10. On a few occasions the narrator comments on what she is doing in telling her story: “I had no choice but to alter, delete, revise, and invent whole chapters of my story. Just as, for the same reasons, I am doing here, telling it to you.” How do you feel about these moments? About the narrative voice of the novel as a whole?

11. What do you make of Iris Musgrave’s reaction to her husband’s death (Hannah’s father)?

12. Compare The Darling’s description of west Africa with another writer’s: you could consider Joseph Conrad, Chinua Achebe, Graham Greene...

13. What happens to Hannah in Fuama, so that, “Afterwards I was a subtly changed person, and Africa no longer frightened me”? Why?

14. If you have read other novels by Russell Banks, how would you compare The Darling with them? In what ways is this book a departure? How does it explore the themes the author has pursued in the rest of his work?

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Reading Group Guide

Introduction

Russell Banks has exhibited an astonishingly imaginative range throughout his distinguished career as a novelist, and his uniquely realistic American voice, on display in such modern classics as Rule of the Bone and Continental Drift, continues to shine in this latest effort. Fans and newcomers alike will be rewarded by his incisive eye for character and his ability to deliver a relentless and engaging narrative -- always in the service of his inimitable style.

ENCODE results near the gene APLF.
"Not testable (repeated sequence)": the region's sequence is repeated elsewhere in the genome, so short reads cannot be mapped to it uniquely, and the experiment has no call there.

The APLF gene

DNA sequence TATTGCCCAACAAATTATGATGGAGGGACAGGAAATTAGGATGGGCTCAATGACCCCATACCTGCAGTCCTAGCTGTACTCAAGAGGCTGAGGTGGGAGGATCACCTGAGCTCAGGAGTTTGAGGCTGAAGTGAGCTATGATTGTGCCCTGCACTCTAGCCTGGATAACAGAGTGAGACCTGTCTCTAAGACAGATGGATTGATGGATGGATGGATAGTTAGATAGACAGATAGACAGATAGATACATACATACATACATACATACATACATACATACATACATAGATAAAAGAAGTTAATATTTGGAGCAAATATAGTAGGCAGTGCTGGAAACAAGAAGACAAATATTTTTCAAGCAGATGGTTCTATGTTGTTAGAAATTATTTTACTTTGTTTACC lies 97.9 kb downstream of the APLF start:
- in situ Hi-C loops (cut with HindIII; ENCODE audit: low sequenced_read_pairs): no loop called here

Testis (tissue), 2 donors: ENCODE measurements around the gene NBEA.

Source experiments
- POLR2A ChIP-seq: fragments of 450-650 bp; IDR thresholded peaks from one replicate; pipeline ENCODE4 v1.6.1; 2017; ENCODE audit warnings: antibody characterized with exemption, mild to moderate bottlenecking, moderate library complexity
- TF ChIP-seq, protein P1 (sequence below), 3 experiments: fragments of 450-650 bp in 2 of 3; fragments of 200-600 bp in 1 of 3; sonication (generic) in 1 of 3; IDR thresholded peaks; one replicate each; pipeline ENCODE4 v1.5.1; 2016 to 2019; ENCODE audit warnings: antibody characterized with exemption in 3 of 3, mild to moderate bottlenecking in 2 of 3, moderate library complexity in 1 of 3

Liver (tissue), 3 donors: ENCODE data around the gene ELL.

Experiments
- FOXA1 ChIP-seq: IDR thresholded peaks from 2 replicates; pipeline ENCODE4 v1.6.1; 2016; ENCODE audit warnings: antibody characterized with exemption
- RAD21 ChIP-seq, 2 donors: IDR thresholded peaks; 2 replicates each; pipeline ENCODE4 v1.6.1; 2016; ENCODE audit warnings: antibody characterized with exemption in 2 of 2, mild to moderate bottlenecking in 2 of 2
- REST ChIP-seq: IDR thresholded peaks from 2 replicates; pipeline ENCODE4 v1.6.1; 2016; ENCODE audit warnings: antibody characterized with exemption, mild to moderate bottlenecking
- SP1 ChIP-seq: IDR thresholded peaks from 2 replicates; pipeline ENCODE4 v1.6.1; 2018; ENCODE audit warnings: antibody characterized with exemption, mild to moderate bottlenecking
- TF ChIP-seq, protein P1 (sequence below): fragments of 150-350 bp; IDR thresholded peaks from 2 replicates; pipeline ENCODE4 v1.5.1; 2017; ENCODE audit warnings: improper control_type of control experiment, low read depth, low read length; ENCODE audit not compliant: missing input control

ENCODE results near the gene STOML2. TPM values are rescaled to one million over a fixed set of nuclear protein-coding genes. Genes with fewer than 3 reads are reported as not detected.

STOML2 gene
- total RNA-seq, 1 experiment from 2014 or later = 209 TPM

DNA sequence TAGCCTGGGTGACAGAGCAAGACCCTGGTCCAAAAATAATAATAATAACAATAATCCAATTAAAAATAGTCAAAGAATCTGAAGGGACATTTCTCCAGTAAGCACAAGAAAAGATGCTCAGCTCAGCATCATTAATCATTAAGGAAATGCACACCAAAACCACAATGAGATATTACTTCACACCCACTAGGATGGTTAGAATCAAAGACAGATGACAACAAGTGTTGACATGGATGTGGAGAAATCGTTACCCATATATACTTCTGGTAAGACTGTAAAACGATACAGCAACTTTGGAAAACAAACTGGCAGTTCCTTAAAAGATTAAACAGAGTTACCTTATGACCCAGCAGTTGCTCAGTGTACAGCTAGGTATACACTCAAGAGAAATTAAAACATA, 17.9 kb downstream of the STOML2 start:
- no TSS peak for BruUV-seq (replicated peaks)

The Darling is Hannah Musgrave's story, told emotionally and convincingly years later by Hannah herself. A political radical and member of the Weather Underground, Hannah has fled America to West Africa, where she and her Liberian husband become friends and colleagues of Charles Taylor, the notorious warlord and now ex-president of Liberia. When Taylor leaves for the United States in an effort to escape embezzlement charges, he's immediately placed in prison. Hannah's encounter with Taylor in America ultimately triggers a series of events whose momentum catches Hannah's family in its grip and forces her to make a heartrending choice.

Set in Liberia and the United States from 1975 through 1991, The Darling is a political-historical thriller -- reminiscent of Greene and Conrad -- that explodes the genre, raising serious philosophical questions about terrorism, political violence, and the clash of races and cultures.

Discussion Questions

  1. What is the significance of the title, The Darling?

  2. Hannah Musgrave spends much of her life in the US and Liberia under an alias, Dawn Carrington. She recalls that for a time as a child, she insisted on being known as "Scout," and she feels that Woodrow has two separate lives: one in Freetown, and one in Fuama. How does identity play out in The Darling? What did the novel make you think about personality – could you only have lived the life you have, or do we each contain multitudes?